No takers for Finnish, Russian, Arabic in Bangalore University

No takers for Finnish, Russian, Arabic in Bangalore University

India's foreign collaborations seem to influence preference of languages

No takers for Finnish, Russian, Arabic in Bangalore University

There are no takers for foreign languages such as Finnish, Russian and Arabic offered at the Bangalore University (BU). India’s foreign collaborations seem to influence students’ preference of languages.

BU Foreign Languages Head of Department Jyothi Venkatesh told Deccan Herald, of the eleven foreign languages offered by the varsity, French is ruling, closely followed by German and Spanish. French is so popular because of the vast collaboration between India and France. Bengaluru in particular has scores of projects in science, defence, space and cultural sectors involving institutions like IISC, NCBS, JNCASR and the Alliance Francaise.

Venkatesh said, Arabic should have a good demand given the high number of Indians in the Gulf. “As there are thousands of jobs in UAE, Saudi Arabia and other Arab countries, you see high travel to the Gulf, but students are not taking up the language at BU. Even if the minimum number of students come, we’ll have the course for them,” she said.

She said if an optimum number of students do not enrol for a language course then it can no longer be offered even though there are teachers for the same.

“We have no takers for Finnish, Russian and Arabic though we have teachers. At least 10 students per course is a good number. Of the three, we get a high number of enquiries for Arabic, but at the time of admission, the numbers don’t show up. We are trying to understand why the admissions are lower than enquiries in Arabic.”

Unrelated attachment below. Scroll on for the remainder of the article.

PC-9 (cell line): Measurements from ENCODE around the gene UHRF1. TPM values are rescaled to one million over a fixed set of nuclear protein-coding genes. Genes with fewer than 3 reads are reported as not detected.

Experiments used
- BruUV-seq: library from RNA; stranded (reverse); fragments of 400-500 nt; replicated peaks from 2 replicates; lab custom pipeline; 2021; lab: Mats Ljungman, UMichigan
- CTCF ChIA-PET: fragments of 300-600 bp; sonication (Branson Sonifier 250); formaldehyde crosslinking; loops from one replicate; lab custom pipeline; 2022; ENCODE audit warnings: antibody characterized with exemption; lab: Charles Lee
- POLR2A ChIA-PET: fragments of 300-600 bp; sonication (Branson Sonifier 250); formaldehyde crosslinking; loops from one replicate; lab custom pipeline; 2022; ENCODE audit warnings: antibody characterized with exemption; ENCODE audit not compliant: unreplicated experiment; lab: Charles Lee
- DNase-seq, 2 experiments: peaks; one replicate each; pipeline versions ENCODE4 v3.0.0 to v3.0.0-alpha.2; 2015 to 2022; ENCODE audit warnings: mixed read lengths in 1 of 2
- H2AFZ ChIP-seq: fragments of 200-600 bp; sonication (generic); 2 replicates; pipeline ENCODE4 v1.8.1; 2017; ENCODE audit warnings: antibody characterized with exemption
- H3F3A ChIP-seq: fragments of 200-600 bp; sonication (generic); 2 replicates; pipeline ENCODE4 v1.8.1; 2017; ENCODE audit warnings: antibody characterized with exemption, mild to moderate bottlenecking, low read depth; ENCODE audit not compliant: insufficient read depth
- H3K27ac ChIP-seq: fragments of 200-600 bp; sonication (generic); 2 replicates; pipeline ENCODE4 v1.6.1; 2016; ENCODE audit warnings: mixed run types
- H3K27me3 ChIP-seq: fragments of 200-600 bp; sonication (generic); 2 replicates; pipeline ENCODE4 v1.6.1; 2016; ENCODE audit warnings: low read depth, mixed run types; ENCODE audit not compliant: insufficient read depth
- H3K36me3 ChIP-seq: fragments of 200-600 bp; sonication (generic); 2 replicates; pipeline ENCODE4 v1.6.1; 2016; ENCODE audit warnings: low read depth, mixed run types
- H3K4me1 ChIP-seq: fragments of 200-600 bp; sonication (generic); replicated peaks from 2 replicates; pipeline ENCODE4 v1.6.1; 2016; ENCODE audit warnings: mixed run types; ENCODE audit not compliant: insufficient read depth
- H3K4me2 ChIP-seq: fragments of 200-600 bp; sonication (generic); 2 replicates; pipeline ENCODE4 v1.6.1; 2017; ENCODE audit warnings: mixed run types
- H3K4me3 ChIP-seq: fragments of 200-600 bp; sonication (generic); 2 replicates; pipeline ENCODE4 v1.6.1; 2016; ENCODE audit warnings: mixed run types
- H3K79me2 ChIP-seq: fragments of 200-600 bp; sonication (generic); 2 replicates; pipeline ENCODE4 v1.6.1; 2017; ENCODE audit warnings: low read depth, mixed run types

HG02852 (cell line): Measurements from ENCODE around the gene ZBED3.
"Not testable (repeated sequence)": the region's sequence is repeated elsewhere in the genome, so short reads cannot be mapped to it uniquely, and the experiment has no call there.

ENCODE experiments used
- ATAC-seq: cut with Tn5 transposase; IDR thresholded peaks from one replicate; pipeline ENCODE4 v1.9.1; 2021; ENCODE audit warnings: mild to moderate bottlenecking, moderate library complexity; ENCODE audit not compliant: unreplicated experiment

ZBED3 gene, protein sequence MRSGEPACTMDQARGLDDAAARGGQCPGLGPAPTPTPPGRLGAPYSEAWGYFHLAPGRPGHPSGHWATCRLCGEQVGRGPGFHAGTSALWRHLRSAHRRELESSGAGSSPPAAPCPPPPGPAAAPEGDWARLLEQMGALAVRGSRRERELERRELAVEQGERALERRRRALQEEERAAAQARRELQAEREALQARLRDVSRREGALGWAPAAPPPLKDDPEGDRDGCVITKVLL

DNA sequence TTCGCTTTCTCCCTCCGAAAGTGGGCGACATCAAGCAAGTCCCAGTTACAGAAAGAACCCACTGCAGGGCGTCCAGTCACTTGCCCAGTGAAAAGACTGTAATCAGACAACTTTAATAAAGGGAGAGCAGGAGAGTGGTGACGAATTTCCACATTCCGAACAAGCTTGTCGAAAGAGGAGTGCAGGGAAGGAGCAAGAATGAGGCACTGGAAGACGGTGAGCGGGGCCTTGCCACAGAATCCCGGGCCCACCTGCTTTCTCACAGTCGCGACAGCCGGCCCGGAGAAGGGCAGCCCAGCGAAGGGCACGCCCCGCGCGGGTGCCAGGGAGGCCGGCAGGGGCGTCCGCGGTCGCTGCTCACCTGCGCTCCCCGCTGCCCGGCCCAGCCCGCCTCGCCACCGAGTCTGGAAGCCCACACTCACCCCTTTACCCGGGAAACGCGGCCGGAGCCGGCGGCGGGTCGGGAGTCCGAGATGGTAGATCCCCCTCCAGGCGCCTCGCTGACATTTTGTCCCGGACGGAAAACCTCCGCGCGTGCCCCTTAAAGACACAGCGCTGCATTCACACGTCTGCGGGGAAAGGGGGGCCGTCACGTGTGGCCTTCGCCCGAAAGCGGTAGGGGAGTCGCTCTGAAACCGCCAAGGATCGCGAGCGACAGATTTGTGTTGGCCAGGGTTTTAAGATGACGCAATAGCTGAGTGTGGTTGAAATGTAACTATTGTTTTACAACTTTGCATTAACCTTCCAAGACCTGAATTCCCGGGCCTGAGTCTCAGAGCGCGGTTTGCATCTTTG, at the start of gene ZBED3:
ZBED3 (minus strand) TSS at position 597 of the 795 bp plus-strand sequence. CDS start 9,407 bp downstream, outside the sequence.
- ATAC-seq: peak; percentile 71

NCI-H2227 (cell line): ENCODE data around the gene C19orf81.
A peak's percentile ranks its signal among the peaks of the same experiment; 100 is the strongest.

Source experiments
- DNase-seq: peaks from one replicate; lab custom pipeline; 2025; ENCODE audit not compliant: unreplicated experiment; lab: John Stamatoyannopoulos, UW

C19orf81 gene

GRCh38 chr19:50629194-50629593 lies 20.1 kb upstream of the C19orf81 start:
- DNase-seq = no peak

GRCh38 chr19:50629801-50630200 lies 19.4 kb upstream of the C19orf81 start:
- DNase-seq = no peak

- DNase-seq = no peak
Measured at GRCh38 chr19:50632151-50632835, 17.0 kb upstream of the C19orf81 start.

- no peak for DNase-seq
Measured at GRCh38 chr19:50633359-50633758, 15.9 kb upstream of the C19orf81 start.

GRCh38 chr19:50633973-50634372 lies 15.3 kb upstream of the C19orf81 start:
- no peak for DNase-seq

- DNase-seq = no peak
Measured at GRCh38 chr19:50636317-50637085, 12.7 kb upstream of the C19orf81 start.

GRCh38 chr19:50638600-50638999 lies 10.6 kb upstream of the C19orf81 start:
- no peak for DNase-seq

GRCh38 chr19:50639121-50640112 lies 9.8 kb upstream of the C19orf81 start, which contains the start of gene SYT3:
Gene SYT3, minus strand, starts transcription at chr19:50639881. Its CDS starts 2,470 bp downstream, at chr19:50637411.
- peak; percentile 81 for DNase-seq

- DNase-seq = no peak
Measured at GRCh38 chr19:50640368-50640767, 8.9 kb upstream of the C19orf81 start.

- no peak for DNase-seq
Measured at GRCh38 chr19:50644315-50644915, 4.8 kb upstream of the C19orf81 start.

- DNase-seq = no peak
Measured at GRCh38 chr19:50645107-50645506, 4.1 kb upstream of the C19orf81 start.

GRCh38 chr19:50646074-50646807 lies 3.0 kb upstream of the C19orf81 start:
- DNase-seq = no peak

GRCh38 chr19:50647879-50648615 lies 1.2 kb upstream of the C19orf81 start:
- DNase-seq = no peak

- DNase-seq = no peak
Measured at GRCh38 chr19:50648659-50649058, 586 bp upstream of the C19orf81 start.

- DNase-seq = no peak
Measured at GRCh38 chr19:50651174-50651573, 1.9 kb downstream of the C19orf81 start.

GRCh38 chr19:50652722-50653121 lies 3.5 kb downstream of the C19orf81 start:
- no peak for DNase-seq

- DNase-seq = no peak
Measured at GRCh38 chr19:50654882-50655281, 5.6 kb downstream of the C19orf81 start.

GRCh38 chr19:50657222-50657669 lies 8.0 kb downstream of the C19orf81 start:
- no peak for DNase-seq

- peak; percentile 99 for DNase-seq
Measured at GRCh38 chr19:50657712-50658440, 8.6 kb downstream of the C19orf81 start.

Finnish was an option given Nokia’s large presence in Chennai. But with the Chennai unit folding up and Microsoft buying it off, there are no takers for it now, reasons Venkatesh.
Marketing strategy

Russian has few takers because of India’s weak industrial presence in Moscow and Russia’s highly niche collaboration with India. Russia collaborates with India largely in the defence, military and space sectors. There is certainly a need for language specialists in these sectors, but a specialisation in defence, military and space matters is also required. There are a few translators for Russian, but there aren’t a large number of Indians who speak the language. A good marketing strategy by positioning the language appropriately may enable the university to draw students. Given the billion-dollar collaborations between India and Russia in hi-tech sectors, there is certainly a need for Russian language specialists, she said.

Another reason for low takers for certain languages is the large mass of students migrating to the US, UK and Australia where English is the preferred language.BU teaches French, German, Spanish, Italian, Portuguese, Japanese, Chinese and Korean.

Among the Eurasian languages, there is a higher preference for European languages, with French being the most sought after. Among the Asian languages, Japanese is doing well, followed closely by Chinese and Korean.

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